Some people are fond of telling me the number of people that they know who have been vaccinated and gotten Covid 19. I remind them that the vaccines were designed to keep people out of the hospital and out of the morgue. Here is a recent study from JAMA which show that those who were vaccinated and boosted had the lowest hospitalization rate. The study period was from January of 2021 through March of 2022. We hope that the new bivalent Covid 19 vaccine will continue and even improve this success. I had mine today. While the WHO says that Covid 19 is on the wane it is still killing hundreds of Americans daily. 80% are 65 and older.
Here is a summary and a link to the original article.
Among Vaccinated and Unvaccinated Adults 18 Years or Older
in 13 US States, January 2021 to April 2022
Fiona P. Havers, MD, MHS; Huong Pham, MPH; Christopher A. Taylor, PhD; Michael Whitaker, MPH; Kadam Patel, MPH; Onika Anglin, MPH;
Anita K. Kambhampati, MPH; Jennifer Milucky, MSPH; Elizabeth Zell, MStat; Heidi L. Moline, MD, MPH; Shua J. Chai, MD, MPH; Pam Daily Kirley, MPH;
Nisha B. Alden, MPH; Isaac Armistead, MD, MPH; Kimberly Yousey-Hindes, MPH, CPH; James Meek, MPH; Kyle P. Openo, DrPH; Evan J. Anderson, MD;
Libby Reeg, MPH; Alexander Kohrman, MPH; Ruth Lynfield, MD; Kathryn Como-Sabetti, MPH; Elizabeth M. Davis, MA; Cory Cline, MPH;
Alison Muse, MPH; Grant Barney, MPH; Sophrena Bushey, MHS; Christina B. Felsen, MPH; Laurie M. Billing, MPH; Eli Shiltz, MPH;
Melissa Sutton, MD, MPH; Nasreen Abdullah, MD, MPH; H. Keipp Talbot, MD, MPH; William Schaffner, MD; Mary Hill, MPH; Andrea George, MPH;
Aron J. Hall, DVM, MSPH; Stephanie R. Bialek, MD, MPH; Neil C. Murthy, MD; Bhavini Patel Murthy, MD; Meredith McMorrow, MD, MPH
IMPORTANCE Understanding risk factors for hospitalization in vaccinated persons and the
association of COVID-19 vaccines with hospitalization rates is critical for public health efforts
to control COVID-19.
OBJECTIVE To determine characteristics of COVID-19–associated hospitalizations among
vaccinated persons and comparative hospitalization rates in unvaccinated and vaccinated
DESIGN, SETTING, AND PARTICIPANTS From January 1, 2021, to April 30, 2022, patients 18
years or older with laboratory-confirmed SARS-CoV-2 infection were identified from more
than 250 hospitals in the population-based COVID-19–Associated Hospitalization Surveillance
Network. State immunization information system data were linked to cases, and the
vaccination coverage data of the defined catchment population were used to compare
hospitalization rates in unvaccinated and vaccinated individuals. Vaccinated and
unvaccinated patient characteristics were compared in a representative sample with detailed
medical record review; unweighted case counts and weighted percentages were calculated.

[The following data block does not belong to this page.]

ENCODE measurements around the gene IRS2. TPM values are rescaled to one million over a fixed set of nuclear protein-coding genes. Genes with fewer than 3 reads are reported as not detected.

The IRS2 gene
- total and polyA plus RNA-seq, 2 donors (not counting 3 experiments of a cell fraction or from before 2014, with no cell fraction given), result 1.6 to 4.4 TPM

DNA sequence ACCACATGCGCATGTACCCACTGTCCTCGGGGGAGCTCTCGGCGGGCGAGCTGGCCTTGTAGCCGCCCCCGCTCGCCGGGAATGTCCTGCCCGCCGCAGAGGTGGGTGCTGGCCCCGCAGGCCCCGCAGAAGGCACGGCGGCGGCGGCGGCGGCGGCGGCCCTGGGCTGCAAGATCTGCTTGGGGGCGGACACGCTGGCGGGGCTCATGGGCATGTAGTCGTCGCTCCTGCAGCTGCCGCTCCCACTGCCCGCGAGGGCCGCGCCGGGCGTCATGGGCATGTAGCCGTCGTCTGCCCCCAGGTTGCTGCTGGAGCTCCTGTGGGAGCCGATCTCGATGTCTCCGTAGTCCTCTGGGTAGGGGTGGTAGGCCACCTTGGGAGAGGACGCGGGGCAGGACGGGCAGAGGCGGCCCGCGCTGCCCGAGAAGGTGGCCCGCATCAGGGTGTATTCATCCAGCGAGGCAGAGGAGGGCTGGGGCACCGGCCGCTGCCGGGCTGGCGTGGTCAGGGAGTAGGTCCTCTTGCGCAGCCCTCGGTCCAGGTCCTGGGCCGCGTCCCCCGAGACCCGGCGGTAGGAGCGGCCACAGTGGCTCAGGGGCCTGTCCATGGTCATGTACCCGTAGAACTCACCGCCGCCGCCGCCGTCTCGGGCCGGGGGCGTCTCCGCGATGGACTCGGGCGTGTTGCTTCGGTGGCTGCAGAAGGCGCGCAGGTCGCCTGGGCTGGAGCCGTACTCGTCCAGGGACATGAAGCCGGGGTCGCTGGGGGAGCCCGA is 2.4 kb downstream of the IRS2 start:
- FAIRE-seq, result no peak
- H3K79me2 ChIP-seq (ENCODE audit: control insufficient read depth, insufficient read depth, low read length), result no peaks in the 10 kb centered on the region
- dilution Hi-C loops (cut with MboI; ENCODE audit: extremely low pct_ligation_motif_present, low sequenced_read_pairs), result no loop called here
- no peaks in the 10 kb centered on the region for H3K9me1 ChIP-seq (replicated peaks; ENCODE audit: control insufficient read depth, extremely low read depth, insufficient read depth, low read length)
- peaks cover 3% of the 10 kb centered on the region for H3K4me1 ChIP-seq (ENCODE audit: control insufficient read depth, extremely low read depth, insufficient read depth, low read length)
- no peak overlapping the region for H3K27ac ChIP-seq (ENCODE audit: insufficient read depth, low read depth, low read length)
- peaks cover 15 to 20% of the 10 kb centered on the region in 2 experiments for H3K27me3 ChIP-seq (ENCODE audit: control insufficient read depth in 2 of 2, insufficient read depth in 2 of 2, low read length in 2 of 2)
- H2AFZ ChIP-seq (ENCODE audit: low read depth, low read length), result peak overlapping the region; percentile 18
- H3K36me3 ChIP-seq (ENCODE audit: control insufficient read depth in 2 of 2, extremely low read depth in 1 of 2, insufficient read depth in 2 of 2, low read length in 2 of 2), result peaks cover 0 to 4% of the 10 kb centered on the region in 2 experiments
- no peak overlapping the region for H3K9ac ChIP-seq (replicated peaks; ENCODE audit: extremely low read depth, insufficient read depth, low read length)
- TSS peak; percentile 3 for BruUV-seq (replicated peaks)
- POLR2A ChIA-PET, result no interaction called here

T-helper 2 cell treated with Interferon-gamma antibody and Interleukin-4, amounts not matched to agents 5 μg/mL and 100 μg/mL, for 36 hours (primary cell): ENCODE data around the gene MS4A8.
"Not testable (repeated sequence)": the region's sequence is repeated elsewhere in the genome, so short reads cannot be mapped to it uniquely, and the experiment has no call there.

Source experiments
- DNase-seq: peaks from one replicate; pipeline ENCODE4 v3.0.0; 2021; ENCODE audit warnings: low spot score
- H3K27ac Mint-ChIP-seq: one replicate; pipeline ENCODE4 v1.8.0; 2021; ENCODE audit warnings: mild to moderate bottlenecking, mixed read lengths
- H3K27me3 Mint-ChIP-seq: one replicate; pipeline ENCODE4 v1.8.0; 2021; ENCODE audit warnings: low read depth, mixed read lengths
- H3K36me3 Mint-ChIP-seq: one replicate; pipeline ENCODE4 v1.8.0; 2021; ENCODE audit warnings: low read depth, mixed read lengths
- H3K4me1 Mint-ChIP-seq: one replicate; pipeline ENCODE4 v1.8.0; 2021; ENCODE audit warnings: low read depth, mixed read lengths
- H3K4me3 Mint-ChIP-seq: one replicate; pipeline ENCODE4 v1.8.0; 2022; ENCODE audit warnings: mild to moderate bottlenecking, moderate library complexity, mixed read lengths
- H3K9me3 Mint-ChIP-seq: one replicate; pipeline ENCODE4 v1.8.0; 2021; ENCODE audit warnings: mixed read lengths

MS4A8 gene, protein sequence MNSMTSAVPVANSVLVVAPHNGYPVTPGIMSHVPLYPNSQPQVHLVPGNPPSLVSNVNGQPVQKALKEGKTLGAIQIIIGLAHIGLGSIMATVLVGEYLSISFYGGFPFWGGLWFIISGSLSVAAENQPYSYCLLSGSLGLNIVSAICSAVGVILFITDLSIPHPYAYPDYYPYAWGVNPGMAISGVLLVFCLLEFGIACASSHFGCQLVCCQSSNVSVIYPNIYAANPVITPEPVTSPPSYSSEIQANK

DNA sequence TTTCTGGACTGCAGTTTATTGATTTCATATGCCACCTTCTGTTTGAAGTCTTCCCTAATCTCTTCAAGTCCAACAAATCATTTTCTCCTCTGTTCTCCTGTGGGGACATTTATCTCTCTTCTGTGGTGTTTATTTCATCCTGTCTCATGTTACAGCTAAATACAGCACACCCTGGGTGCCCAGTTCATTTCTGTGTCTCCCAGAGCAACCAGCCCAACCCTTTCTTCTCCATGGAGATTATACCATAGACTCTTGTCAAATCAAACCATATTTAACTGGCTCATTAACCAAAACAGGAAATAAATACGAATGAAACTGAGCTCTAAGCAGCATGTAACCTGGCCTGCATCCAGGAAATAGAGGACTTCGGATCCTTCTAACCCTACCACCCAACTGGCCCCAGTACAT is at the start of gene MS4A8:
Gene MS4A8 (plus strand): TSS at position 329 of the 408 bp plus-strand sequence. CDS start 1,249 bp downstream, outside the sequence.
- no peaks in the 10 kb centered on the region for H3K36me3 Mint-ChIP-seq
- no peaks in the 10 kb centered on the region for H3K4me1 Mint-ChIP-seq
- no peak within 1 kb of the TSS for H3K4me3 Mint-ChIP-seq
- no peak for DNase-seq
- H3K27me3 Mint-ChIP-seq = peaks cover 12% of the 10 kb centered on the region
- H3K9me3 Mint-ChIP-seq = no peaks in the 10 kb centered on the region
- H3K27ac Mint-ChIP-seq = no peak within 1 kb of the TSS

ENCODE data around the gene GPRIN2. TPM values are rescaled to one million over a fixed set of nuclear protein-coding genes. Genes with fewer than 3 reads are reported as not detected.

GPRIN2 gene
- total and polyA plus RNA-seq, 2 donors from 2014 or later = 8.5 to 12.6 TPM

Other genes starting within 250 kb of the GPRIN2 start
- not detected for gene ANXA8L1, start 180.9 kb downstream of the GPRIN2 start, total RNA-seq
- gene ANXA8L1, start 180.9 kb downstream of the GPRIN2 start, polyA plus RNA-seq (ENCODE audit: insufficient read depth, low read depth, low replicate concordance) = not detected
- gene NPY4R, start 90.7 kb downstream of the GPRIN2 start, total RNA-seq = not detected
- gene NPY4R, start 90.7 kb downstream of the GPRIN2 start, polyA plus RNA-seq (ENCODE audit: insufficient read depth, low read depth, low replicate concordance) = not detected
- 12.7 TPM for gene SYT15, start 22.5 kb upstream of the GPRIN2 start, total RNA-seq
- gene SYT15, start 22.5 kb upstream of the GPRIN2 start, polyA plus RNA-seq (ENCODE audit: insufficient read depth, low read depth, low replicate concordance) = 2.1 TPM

EXPOSURES Laboratory-confirmed COVID-19–associated hospitalization, defined as a positive
SARS-CoV-2 test result within 14 days before or during hospitalization.
MAIN OUTCOMES AND MEASURES COVID-19–associated hospitalization rates among
vaccinated vs unvaccinated persons and factors associated with COVID-19–associated
hospitalization in vaccinated persons were assessed.
RESULTS Using representative data from 192 509 hospitalizations (see Table 1 for
demographic information), monthly COVID-19–associated hospitalization rates ranged from
3.5 times to 17.7 times higher in unvaccinated persons than vaccinated persons regardless of
booster dose status. From January to April 2022, when the Omicron variant was
predominant, hospitalization rates were 10.5 times higher in unvaccinated persons and 2.5
times higher in vaccinated persons with no booster dose, respectively, compared with those
who had received a booster dose. Among sampled cases, vaccinated hospitalized patients
with COVID-19 were older than those who were unvaccinated (median [IQR] age, 70 [58-80]
years vs 58 [46-70] years, respectively; P < .001) and more likely to have 3 or more
underlying medical conditions (1926 [77.8%] vs 4124 [51.6%], respectively; P < .001).
CONCLUSIONS AND RELEVANCE In this cross-sectional study of US adults hospitalized with
COVID-19, unvaccinated adults were more likely to be hospitalized compared with vaccinated
adults; hospitalization rates were lowest in those who had received a booster dose.
Hospitalized vaccinated persons were older and more likely to have 3 or more underlying
medical conditions and be long-term care facility residents compared with hospitalized
unvaccinated persons. The study results suggest that clinicians and public health
practitioners should continue to promote vaccination with all recommended doses for
JAMA Intern Med. doi:10.1001/jamainternmed.2022.4299
Published online September 8, 2022.
Author Affiliations: Author
affiliations are listed at the end of this
Corresponding Author: Fiona
Havers, MD, MHS, 1600 Clifton Rd,
US Centers for Disease Control and
PrevenMS H24-6, Atlanta, GA 30329